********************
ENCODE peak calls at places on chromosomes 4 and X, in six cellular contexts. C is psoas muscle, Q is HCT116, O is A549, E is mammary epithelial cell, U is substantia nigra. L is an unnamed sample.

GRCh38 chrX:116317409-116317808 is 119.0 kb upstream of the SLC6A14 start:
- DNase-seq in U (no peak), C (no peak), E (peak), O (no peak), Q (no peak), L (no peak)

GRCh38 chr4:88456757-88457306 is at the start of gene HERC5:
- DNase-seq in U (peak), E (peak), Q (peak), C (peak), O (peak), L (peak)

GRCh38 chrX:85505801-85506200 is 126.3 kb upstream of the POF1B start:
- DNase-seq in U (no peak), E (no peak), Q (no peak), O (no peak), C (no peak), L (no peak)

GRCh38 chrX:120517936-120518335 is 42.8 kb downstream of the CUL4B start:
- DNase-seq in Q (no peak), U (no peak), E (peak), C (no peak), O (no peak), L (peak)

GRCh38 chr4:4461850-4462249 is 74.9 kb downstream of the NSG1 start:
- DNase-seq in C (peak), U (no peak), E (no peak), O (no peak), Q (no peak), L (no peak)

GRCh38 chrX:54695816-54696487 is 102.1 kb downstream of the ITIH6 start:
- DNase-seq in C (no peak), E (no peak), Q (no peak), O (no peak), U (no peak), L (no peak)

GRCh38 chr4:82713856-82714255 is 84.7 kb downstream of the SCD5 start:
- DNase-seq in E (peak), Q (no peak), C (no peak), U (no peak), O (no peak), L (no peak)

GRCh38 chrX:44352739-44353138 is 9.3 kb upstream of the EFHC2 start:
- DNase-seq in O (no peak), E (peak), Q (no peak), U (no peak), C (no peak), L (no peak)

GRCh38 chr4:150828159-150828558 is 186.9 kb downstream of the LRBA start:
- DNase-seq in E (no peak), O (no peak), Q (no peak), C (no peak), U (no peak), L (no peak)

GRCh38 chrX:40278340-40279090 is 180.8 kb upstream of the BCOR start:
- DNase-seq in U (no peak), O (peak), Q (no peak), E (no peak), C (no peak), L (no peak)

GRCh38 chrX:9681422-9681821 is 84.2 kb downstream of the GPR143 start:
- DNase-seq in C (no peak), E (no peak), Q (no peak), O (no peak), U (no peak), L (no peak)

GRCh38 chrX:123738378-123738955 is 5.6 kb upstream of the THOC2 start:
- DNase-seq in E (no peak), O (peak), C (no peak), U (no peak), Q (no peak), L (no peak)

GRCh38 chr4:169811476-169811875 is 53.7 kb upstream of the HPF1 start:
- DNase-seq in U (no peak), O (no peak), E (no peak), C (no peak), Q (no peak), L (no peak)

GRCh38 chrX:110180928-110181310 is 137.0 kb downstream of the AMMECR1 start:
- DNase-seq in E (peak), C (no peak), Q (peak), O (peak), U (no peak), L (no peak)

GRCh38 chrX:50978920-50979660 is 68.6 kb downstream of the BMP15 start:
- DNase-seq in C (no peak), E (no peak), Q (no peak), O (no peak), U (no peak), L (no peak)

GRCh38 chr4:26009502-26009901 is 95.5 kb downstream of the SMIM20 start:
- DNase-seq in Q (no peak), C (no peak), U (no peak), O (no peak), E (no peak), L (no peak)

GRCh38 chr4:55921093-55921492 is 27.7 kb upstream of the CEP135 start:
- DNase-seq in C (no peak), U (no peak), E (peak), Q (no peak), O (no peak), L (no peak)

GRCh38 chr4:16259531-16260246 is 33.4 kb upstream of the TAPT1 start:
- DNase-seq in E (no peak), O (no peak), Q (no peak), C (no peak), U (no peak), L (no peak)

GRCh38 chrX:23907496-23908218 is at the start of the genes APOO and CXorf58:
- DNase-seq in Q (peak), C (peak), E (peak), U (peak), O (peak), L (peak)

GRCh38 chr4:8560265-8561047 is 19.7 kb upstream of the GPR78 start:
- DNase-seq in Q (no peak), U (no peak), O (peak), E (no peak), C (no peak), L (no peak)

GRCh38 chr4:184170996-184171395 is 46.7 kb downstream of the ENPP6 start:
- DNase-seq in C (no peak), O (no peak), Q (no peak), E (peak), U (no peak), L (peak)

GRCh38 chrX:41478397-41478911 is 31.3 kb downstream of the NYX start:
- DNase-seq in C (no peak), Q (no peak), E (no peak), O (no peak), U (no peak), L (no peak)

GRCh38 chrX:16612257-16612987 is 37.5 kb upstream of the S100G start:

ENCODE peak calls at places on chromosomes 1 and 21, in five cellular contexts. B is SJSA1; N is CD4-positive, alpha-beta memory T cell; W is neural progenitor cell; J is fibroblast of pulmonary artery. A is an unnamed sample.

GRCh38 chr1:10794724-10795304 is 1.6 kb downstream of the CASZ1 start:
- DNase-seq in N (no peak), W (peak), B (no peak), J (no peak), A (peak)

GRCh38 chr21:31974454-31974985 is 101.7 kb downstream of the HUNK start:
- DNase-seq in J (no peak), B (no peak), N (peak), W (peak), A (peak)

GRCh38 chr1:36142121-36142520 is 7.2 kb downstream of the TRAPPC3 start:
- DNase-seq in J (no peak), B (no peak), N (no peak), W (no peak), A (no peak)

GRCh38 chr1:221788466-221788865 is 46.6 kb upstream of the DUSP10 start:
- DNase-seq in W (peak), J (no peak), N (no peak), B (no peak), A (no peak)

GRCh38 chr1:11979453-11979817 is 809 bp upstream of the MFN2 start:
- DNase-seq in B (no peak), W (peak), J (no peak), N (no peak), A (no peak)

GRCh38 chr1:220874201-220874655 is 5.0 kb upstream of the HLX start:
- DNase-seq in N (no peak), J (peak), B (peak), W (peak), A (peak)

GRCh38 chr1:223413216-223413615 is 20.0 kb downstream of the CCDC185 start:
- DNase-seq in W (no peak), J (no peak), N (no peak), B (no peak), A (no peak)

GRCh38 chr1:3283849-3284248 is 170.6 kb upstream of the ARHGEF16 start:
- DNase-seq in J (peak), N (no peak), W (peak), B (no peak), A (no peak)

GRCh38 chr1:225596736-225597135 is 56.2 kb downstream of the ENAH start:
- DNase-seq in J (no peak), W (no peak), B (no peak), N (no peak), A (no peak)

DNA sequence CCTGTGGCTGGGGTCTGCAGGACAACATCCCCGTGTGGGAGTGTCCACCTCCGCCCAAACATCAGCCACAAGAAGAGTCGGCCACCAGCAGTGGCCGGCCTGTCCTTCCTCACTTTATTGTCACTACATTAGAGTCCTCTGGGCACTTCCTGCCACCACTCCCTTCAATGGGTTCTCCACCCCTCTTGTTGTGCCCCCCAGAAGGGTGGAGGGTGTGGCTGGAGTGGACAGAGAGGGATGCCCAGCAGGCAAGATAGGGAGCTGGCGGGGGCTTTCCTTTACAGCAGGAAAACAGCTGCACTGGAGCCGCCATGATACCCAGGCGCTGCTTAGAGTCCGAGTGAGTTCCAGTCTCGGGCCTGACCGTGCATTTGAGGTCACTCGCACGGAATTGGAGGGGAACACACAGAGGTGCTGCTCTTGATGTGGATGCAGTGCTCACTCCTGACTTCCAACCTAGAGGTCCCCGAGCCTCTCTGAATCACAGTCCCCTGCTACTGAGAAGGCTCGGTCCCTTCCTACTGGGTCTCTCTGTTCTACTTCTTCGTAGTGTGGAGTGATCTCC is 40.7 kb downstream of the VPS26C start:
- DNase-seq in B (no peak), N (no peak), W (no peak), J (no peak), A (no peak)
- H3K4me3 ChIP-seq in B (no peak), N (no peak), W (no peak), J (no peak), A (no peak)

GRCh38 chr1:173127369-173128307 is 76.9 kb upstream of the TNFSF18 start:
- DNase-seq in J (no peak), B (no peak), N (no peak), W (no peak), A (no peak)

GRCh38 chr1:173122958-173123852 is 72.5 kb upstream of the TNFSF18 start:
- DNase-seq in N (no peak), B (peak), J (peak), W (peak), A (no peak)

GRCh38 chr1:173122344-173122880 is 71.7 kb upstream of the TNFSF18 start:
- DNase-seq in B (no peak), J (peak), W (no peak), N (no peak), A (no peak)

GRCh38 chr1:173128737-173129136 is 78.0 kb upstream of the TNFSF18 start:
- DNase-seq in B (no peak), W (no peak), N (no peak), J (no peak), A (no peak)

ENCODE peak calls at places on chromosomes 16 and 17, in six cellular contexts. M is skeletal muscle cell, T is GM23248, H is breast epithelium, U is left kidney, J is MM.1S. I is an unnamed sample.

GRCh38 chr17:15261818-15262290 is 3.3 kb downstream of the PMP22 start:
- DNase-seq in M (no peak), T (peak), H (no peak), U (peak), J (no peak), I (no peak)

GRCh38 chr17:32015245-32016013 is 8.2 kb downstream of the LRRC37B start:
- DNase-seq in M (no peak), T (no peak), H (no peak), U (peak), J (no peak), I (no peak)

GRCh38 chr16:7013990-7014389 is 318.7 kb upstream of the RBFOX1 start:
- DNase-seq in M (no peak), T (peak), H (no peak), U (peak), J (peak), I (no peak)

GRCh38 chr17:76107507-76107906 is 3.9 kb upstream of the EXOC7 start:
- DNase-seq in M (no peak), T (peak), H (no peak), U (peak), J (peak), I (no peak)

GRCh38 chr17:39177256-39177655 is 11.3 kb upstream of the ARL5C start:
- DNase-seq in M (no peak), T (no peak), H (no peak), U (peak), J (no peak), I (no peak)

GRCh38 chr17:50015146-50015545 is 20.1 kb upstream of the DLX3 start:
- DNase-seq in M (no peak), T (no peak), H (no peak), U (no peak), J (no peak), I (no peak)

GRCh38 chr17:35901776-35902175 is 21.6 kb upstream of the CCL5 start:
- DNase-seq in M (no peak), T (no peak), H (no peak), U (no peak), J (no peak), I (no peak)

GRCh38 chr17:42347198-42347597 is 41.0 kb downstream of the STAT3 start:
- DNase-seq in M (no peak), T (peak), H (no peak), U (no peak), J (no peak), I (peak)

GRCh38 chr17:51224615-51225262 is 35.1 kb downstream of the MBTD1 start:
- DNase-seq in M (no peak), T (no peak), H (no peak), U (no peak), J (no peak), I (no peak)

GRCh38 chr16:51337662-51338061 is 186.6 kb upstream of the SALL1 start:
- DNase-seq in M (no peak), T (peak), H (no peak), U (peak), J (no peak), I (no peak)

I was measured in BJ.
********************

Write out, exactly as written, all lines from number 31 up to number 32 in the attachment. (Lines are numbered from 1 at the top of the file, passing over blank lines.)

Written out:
- DNase-seq in C (no peak), E (no peak), Q (no peak), O (no peak), U (no peak), L (no peak)

GRCh38 chr4:26009502-26009901 is 95.5 kb downstream of the SMIM20 start: